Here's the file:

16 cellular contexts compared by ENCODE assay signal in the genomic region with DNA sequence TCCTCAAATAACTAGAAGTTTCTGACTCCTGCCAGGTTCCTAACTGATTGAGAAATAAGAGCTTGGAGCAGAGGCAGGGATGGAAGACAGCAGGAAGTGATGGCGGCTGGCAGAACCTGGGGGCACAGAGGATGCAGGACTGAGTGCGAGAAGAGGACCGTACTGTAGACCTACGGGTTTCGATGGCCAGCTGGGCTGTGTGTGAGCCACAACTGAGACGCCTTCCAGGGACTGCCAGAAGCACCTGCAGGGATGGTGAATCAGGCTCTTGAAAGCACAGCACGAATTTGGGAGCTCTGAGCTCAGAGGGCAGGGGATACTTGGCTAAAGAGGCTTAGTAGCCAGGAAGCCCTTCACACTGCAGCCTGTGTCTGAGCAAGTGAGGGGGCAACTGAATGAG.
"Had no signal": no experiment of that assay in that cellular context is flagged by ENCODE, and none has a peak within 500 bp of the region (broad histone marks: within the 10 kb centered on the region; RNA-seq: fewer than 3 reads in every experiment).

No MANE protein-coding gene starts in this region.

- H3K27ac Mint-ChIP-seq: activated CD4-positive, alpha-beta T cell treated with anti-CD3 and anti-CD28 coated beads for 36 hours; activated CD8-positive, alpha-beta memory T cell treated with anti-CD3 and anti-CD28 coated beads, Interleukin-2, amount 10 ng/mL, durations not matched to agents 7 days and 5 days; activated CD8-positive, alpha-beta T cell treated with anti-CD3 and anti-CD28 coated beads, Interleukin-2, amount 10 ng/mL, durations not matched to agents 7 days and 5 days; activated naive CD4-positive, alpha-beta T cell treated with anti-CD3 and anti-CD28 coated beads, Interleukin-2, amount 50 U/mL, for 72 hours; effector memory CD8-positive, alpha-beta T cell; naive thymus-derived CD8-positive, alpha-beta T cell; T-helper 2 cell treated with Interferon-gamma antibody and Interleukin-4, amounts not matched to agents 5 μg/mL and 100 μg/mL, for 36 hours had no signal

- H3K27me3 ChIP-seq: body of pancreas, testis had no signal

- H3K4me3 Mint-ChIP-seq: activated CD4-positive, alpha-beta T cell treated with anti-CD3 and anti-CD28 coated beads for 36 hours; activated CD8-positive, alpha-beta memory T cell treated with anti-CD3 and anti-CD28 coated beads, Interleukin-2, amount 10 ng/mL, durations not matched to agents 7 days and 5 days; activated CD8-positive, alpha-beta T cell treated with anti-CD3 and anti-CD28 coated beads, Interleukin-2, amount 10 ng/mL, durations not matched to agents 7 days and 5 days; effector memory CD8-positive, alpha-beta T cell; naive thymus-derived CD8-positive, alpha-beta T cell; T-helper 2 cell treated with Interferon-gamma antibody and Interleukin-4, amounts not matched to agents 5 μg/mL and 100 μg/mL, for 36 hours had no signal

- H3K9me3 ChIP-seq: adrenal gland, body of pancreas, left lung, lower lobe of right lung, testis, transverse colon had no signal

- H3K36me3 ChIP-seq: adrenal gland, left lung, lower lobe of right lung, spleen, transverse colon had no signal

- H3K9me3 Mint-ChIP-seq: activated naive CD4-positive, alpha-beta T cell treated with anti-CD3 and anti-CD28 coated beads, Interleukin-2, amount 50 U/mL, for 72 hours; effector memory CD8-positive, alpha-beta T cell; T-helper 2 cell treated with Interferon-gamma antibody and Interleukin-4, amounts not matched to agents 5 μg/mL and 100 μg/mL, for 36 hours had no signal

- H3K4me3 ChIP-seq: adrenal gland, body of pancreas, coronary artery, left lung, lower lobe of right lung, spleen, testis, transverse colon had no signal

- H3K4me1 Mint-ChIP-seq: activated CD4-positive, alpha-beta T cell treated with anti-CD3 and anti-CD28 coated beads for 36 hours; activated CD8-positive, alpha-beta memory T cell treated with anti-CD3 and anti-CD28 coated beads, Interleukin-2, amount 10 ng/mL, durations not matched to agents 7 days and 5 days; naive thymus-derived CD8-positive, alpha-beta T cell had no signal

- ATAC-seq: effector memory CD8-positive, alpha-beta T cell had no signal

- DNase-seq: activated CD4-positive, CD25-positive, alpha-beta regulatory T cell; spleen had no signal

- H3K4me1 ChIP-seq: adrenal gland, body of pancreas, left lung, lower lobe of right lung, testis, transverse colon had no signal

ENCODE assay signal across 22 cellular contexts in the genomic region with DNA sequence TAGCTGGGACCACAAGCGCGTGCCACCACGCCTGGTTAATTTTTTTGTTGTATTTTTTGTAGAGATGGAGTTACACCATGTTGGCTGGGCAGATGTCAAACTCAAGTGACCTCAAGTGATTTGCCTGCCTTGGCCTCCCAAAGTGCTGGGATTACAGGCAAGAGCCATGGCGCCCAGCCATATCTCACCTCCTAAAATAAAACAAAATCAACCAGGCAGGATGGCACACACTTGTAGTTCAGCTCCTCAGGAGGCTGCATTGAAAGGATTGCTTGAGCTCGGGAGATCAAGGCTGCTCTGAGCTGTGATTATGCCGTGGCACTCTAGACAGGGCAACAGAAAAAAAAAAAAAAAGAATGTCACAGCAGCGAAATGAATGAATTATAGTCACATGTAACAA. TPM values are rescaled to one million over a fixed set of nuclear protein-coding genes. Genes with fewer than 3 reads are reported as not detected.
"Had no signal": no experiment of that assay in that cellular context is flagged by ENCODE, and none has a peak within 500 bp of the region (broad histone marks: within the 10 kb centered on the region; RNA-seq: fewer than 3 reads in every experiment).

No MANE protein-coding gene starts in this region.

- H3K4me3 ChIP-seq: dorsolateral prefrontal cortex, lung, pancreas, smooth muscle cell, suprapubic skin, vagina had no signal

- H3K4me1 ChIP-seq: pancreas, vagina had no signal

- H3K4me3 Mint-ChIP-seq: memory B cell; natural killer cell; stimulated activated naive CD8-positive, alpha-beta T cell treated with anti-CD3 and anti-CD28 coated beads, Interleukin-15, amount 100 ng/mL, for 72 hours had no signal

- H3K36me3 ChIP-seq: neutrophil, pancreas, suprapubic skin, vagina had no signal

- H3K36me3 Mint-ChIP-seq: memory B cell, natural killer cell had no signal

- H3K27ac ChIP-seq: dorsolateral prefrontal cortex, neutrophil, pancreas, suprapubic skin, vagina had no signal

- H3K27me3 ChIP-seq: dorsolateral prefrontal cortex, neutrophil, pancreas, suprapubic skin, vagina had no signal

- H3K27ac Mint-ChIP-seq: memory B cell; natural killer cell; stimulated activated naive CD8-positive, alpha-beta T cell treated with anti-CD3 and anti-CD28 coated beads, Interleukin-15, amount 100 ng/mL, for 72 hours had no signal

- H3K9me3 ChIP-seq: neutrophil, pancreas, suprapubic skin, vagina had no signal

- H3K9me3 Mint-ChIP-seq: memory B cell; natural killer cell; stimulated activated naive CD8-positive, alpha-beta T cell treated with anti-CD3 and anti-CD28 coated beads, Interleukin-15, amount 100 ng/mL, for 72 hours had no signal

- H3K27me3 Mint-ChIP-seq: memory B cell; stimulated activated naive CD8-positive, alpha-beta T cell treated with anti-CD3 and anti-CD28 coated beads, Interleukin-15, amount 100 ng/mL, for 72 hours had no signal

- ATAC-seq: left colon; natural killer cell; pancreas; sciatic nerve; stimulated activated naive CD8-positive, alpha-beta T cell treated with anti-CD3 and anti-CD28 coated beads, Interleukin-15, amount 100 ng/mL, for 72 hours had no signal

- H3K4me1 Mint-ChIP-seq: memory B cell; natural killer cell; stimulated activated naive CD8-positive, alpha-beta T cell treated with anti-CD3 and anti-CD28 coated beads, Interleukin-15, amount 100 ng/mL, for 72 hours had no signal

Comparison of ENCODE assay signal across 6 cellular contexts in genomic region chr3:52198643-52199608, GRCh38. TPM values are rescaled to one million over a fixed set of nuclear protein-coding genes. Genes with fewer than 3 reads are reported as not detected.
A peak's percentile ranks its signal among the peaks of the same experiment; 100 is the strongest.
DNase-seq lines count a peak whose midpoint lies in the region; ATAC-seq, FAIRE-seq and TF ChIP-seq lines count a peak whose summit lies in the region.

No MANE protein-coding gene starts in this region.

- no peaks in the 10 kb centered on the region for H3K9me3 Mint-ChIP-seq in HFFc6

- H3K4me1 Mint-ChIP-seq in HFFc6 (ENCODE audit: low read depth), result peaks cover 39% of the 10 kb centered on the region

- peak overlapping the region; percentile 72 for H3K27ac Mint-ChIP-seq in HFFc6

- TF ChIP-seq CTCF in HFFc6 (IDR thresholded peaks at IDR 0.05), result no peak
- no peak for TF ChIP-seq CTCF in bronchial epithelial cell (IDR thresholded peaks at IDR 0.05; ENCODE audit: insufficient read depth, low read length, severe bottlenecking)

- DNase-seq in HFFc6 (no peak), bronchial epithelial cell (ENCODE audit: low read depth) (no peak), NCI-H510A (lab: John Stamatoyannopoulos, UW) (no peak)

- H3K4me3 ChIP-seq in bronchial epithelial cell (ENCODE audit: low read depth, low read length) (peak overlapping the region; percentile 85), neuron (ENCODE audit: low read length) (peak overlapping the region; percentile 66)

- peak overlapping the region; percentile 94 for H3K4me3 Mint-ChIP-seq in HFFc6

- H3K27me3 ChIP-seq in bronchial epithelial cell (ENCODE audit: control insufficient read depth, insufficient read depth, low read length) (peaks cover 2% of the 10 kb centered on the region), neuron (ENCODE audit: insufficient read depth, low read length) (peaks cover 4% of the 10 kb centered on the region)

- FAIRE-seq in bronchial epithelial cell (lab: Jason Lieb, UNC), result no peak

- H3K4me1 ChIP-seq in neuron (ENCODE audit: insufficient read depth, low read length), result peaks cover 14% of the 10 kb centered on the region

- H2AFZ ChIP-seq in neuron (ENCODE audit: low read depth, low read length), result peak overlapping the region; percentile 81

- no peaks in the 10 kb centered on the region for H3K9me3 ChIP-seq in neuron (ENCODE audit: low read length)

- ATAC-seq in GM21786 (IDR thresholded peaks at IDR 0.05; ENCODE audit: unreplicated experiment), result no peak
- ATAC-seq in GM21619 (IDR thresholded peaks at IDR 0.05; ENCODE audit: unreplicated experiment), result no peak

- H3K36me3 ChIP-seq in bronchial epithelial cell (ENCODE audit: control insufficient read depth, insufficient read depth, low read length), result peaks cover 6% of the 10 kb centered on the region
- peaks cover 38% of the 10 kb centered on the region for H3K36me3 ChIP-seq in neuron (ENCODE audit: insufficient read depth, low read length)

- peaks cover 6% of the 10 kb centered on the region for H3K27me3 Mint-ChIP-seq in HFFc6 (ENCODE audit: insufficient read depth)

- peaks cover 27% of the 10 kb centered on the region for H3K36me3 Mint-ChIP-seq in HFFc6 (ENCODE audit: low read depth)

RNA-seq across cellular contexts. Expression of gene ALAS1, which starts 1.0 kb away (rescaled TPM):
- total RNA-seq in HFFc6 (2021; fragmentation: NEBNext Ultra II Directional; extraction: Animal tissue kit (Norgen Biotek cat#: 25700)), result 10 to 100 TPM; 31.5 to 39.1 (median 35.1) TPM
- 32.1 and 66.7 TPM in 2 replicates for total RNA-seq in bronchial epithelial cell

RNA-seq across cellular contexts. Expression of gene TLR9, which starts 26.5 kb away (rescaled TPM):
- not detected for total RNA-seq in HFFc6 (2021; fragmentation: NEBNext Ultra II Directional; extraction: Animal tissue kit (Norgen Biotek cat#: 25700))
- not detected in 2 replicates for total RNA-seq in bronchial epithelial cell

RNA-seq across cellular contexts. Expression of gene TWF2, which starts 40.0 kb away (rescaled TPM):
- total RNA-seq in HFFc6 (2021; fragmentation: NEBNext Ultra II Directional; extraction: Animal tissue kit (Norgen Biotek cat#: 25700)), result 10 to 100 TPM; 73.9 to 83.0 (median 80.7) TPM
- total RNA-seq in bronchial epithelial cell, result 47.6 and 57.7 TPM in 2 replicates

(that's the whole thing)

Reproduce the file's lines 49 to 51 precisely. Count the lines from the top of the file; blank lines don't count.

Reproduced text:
- ATAC-seq in GM21619 (IDR thresholded peaks at IDR 0.05; ENCODE audit: unreplicated experiment), result no peak

- H3K36me3 ChIP-seq in bronchial epithelial cell (ENCODE audit: control insufficient read depth, insufficient read depth, low read length), result peaks cover 6% of the 10 kb centered on the region
- peaks cover 38% of the 10 kb centered on the region for H3K36me3 ChIP-seq in neuron (ENCODE audit: insufficient read depth, low read length)